Pro Electoral College

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Since the creation of the United States of America, the Electoral College has been the decider of who becomes the next president. Each state, as well as the District of Columbia, is assigned a certain number of electors based on population and two senators, adding up to 538 for the nation. When one votes at a polling station, they are not directly voting for the president. Instead, they are voting for a particular elector that will then vote for the president. Whichever candidate wins the majority of the electoral votes wins the presidency. Most of the time, electors cast their vote for the person who wins the popular vote in their state, but this is not always the case. This is no law that forces the electors to follow this; consequently some …show more content…
For example, Wyoming gets the equivalence of 5.1 electors per million while California only gets 1.4 (National Archives and Records Administration). This means a single vote in Wyoming is worth over three times more than a Californian one, which gives a candidate the ability to win the Electoral College while losing the popular vote. This is mostly due to the two senatorial votes that each state is given. Those 2 votes account for over half of the states voting power while it is only around 4 percent of California’s. This creates an unequal say among people of different states. This could also lead to a victory in popular vote that also results as an electoral vote loss. In a country founded off of freedom, equality, and fair representation in the Government for all citizens, this system is undoubtedly …show more content…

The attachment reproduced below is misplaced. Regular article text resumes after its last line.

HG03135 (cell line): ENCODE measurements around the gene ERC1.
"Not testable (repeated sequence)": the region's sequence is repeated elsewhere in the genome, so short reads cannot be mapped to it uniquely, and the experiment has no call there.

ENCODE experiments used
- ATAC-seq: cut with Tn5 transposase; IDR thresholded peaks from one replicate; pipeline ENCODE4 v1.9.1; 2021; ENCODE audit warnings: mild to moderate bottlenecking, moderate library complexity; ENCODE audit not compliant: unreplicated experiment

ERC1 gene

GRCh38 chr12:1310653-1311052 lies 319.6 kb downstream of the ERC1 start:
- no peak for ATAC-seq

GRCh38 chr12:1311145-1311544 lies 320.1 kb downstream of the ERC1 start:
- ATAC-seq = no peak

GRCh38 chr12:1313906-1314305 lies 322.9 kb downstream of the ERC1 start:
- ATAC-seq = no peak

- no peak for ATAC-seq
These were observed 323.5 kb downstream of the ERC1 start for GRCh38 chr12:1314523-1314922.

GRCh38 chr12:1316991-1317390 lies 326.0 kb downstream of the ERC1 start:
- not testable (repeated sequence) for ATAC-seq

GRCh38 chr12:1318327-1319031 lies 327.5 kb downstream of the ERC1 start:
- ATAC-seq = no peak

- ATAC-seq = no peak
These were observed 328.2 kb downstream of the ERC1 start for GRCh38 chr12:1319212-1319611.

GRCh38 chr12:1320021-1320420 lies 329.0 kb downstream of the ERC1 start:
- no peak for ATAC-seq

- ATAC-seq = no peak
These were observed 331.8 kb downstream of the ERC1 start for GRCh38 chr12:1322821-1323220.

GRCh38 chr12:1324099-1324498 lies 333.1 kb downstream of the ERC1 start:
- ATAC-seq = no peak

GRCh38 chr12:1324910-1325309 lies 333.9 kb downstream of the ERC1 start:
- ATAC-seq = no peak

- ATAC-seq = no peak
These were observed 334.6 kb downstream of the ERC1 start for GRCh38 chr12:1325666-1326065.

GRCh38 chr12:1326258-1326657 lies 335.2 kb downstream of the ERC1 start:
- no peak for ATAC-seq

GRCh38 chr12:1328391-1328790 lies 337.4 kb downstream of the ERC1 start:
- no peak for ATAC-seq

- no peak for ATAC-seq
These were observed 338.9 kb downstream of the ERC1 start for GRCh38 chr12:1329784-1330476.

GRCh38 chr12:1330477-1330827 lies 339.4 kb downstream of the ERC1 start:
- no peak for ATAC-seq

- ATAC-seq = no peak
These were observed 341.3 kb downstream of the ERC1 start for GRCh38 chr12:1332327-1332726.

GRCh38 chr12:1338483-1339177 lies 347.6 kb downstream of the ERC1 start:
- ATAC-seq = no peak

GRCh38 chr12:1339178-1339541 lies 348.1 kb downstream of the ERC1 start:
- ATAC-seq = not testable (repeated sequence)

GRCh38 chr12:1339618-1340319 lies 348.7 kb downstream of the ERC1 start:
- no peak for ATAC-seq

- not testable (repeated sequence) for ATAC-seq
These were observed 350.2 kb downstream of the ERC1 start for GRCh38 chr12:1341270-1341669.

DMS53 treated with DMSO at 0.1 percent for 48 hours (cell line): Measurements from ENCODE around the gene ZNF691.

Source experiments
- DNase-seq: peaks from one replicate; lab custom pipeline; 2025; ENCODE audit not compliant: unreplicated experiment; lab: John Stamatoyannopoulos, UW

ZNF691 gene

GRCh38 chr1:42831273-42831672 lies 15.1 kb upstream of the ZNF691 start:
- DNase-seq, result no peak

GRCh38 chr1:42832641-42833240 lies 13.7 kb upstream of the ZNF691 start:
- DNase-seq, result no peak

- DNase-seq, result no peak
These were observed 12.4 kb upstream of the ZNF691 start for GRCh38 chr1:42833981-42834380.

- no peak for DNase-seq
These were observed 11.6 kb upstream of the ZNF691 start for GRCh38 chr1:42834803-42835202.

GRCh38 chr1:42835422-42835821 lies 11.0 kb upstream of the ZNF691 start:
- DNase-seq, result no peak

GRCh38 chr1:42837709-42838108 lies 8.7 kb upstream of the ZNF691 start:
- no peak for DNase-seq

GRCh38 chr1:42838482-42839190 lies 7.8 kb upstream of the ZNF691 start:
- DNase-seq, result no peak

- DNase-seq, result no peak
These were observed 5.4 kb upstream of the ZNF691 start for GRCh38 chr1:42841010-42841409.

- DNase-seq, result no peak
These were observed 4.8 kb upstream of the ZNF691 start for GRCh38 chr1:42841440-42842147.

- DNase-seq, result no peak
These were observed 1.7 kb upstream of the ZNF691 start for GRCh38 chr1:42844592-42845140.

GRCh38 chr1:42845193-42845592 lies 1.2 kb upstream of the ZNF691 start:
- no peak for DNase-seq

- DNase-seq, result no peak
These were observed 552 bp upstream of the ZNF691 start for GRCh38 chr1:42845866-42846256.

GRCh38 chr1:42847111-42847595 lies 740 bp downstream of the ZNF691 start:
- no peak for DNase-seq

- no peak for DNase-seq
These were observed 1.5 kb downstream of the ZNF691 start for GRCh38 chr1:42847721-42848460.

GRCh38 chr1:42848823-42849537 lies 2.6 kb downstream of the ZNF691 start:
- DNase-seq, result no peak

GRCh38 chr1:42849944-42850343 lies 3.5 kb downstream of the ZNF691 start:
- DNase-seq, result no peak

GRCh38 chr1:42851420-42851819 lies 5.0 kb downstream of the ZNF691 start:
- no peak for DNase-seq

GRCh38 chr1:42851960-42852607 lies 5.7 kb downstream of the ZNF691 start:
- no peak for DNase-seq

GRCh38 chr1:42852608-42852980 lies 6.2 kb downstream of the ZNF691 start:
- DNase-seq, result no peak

Federalist paper 10 states the fear and damage that political factions can cause (Madison). Since the candidates fight over each state that only votes for one party, the individual votes for third-parties are considered wasted. Thus, citizens think that they can only vote for a republican or democrat nominee. The Electoral College forces the U.S. into two parties which greatly limits the variety for president. The country has been driven to choose between far left and far right candidates with no chance of choosing a president who is in the middle of the political spectrum. The members of these two parties know this and would be hostile to a change in the electing system. There is no need to abolish the Electoral College completely; it only needs revision. Instead of grouping the electors of each state together in a “winner take all” situation, assign each electoral vote to equally sized districts of a state. Each voting district should have the same population in order to keep it congruent with the popular vote. This will fix the problem of unequal spending and visits to areas, as each area is worth the same. This way every citizens’ vote is equal, as the founding fathers intended rights in the country to

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